From the day O entered his new classroom more than a year ago, he and B were best buds. You could often spot the two toe heads as soon as you entered the room. Often huddled together, one was all lanky limbs complete with knobby knees and jutted elbows and enormous, doe eyes; the other a sturdy boy, with bright blue eyes and always-tousled hair. Sure, the two had their ups and downs—a scratch here, a bite there, but they always patched things up. If O was particularly nervous about school on the ride in, I would assure him that B would be there, and all would be well. Whenever we arrived, B would shout O’s nickname excitedly, bouncing up and down, hair flopping about, as he awaited O and I to enter the room.
Then one day, B was gone. Switched schools. The daycare is small enough that I noticed his absence almost immediately, and of course, so did O. At first I thought maybe B was just sick, but did a little digging and found out he had transferred.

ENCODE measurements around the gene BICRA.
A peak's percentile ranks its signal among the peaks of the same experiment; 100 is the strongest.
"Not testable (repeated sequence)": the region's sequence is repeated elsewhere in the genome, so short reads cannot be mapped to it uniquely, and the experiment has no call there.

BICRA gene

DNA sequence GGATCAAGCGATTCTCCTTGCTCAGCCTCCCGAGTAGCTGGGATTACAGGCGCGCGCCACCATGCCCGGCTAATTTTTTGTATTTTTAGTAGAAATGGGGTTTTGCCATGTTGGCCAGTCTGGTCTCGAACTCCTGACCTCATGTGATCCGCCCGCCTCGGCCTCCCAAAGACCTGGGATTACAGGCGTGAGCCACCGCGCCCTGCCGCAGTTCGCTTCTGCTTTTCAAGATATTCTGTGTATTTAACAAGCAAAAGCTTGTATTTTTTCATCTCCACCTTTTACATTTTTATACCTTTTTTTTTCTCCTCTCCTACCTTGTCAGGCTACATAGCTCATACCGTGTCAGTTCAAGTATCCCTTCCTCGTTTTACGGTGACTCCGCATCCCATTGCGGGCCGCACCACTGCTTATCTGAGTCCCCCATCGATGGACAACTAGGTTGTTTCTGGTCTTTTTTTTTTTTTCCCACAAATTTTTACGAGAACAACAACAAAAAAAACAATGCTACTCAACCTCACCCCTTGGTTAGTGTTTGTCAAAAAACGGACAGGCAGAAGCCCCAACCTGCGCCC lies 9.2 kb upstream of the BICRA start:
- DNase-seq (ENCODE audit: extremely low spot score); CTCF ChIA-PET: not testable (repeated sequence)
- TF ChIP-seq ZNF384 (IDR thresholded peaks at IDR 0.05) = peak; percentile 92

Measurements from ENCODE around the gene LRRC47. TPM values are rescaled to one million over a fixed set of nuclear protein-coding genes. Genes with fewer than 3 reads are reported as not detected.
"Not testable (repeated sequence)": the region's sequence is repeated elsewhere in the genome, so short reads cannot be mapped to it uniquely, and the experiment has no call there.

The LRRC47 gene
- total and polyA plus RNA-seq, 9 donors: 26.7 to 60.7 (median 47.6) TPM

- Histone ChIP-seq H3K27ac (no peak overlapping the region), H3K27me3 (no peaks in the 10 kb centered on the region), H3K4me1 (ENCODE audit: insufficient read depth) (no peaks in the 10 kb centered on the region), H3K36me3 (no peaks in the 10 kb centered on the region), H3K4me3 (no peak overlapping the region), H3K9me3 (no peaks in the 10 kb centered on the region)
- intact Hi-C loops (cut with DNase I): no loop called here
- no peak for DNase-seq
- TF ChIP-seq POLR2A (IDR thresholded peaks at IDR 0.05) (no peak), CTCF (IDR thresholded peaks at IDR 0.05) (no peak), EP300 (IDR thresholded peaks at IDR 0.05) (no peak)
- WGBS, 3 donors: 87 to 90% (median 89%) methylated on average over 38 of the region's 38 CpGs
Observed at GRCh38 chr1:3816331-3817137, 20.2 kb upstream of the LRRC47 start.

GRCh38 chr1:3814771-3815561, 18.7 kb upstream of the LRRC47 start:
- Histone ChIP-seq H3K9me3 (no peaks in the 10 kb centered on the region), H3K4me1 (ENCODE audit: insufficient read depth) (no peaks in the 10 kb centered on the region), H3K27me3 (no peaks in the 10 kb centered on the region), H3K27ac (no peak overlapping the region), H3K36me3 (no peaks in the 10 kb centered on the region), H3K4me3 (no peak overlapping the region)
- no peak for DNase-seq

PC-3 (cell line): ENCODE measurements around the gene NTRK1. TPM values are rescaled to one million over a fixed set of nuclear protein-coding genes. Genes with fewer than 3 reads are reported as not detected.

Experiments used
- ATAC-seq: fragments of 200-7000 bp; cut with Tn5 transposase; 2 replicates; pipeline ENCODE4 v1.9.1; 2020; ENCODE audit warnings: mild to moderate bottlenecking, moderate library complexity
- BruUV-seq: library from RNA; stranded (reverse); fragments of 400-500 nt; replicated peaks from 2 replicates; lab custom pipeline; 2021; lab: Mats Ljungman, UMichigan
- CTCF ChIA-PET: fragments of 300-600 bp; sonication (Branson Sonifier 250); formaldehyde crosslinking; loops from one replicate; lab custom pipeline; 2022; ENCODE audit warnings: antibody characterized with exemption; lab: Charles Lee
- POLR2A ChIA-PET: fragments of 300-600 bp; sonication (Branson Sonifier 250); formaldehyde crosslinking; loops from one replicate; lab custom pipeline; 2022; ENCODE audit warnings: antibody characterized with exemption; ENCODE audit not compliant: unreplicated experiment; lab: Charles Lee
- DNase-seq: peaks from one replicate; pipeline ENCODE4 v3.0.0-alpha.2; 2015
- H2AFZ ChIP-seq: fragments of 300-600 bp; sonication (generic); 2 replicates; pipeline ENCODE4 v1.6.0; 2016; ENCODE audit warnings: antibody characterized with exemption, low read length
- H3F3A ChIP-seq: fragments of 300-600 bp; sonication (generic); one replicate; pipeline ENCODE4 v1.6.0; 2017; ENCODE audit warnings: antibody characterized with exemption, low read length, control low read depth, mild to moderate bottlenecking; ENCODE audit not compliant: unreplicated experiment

And now my little boy is quite upset. Every time we drive into school, he asks if B is going to be there.
“No, honey,” I tell him. “B won’t be there today.”
“I think he will be,” O tells me. “We are going to play superheroes. I’m going to be Spiderman, and he is going to be Batman.”
“Sorry, bud, but B goes to another school now,” I explain. “He won’t be there. But you could play with A or E or J. I’m sure they’d love to play superheroes.”
“Nooooooooooooooooooooooooooooooooooooooooooooooooo,” O whines, his voice starting to break.
I quickly try to change the subject or turn on a favorite song to distract him. Sometimes it works, sometimes it doesn’t.
I rarely saw his parents—only B. I knew who they were, but only to say hi, as our paths very rarely crossed.
I know, in the larger scheme of things, this is just a blip on the radar screen involving friends, friendships, relationships, etc. But it hurts me to see my son hurting. And leaves me wishing I would’ve chatted up B’s parents more.